EU Parliament Approves Wallet Host Identity Revealing Bill for a Final Vote
- The ECON – LIBE voting session ended with the bill receiving majority support.
- The bill is not expected to observe friction during the final vote either.
- Crypto community observes this as a massive blow to self-hosted wallets.
The sovereignty of crypto lies in its decentralization, anonymity, and independence, but it seems like the EU Parliament does not much care for it.
The voting session that ended today puts the entire existence of self-hosted wallets at threat of extinction as no one would be willing to lose their right to anonymity in the European Union.
Another Threat to Crypto
The ECON – LIBE voting session released the results of the roll-call votes in which the votes were tallied as 58 for, 52 against, with 7 abstentions. This results in the approval of the amendments to the Transfer of Funds Regulation.
According to these amendments, crypto service providers will be required to verify the self-hosted wallets, which are also known as “Unhosted wallets”, owners’ identities.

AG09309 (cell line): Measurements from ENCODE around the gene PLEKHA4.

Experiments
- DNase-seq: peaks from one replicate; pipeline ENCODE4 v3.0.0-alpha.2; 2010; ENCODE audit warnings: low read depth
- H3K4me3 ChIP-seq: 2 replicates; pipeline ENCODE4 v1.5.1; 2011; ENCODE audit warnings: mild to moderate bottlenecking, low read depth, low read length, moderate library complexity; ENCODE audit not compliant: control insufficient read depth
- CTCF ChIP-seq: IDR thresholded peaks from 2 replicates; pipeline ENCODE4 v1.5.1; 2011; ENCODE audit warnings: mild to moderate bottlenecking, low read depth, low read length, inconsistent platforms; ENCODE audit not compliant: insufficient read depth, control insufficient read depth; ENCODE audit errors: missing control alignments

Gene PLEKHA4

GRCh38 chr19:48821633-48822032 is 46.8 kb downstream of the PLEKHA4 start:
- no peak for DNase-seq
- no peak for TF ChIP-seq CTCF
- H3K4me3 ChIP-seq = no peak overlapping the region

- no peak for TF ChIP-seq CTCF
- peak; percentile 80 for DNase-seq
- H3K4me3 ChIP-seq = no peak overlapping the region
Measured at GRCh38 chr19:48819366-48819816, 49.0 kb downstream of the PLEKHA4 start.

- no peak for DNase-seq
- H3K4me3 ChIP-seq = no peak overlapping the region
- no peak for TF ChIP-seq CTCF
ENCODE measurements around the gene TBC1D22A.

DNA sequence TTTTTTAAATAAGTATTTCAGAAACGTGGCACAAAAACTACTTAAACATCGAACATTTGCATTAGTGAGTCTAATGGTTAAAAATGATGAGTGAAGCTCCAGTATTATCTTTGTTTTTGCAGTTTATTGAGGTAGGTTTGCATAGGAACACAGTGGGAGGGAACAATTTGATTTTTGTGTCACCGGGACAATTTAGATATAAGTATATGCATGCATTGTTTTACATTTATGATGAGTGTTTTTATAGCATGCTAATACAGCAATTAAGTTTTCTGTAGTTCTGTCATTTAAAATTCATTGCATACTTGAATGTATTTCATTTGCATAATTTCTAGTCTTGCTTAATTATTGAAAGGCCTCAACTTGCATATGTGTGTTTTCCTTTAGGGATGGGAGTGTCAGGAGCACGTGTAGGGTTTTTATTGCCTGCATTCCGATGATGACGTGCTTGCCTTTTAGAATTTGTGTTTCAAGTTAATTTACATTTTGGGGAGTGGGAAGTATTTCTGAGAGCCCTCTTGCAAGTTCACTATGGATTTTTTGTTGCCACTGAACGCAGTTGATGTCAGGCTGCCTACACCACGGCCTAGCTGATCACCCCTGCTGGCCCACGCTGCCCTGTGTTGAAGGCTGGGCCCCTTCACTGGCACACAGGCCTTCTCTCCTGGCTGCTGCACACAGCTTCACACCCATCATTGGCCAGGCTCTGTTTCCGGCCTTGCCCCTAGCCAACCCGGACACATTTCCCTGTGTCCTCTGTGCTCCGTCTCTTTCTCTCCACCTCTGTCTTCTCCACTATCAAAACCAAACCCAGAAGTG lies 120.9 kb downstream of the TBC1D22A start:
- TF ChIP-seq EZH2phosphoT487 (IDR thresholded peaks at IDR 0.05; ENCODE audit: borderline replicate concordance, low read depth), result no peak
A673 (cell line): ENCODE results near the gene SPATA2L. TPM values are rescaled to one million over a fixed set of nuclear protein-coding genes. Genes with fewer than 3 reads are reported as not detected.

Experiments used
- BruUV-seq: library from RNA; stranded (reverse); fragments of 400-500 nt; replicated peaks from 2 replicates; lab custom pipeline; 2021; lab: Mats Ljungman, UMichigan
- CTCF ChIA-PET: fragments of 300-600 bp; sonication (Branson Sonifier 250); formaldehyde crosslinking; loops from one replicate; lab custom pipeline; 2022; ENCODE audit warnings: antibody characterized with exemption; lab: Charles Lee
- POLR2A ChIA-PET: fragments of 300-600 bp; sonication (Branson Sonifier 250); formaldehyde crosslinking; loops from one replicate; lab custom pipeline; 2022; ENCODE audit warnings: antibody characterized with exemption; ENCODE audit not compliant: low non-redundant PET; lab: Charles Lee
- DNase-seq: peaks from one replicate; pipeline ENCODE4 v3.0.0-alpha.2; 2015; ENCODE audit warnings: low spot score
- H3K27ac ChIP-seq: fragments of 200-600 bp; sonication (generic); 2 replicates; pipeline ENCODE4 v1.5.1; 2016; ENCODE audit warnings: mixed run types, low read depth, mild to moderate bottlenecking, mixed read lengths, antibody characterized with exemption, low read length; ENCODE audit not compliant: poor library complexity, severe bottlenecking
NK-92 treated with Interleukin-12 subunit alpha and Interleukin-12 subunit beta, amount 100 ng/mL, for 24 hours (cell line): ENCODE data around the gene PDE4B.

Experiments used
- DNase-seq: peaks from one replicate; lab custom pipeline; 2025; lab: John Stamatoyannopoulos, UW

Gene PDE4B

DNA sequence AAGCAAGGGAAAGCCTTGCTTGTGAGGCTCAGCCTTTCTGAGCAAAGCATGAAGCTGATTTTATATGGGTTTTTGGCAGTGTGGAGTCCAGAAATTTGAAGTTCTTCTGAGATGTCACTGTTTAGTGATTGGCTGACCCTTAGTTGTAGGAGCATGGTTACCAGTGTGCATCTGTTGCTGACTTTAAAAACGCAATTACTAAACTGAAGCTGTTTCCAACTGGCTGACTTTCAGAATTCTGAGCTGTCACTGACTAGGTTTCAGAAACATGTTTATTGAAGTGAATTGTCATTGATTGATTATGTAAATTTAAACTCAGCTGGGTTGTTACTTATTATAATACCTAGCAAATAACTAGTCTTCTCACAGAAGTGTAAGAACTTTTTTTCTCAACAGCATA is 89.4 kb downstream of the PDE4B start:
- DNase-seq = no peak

However, the threat doesn’t stop just at these wallets as the crypto service providers, primarily cryptocurrency exchanges, would also fall into the crosshairs of the regulators.
And the approval of this bill would provide the regulators with the ammunition to constantly monitor them, killing the purpose of crypto.
The reason people choose these self-hosted wallets is to ensure privacy and protection.
Still, the EU Parliament intends on abolishing that as the potential threat of an unwarranted investigation into one’s business would keep people away from using them, thus bringing an end to this service in the EU.
As the bill proceeds for its final voting, there is a tiny chance that it would observe any opposition. But things could change during the Trilogues with the European Commission and the European Council.
Expected to begin within the next two weeks by mid-April, the Trilogue could result in the bill facing ramifications.
Usually, formal trilogue negotiations are carried out within the framework of a conciliation committee, the European Commission being in this case.
The result of the trilogues is the official decision of the conciliation committee, which cannot be challenged by either the EU Parliament or the EU Council.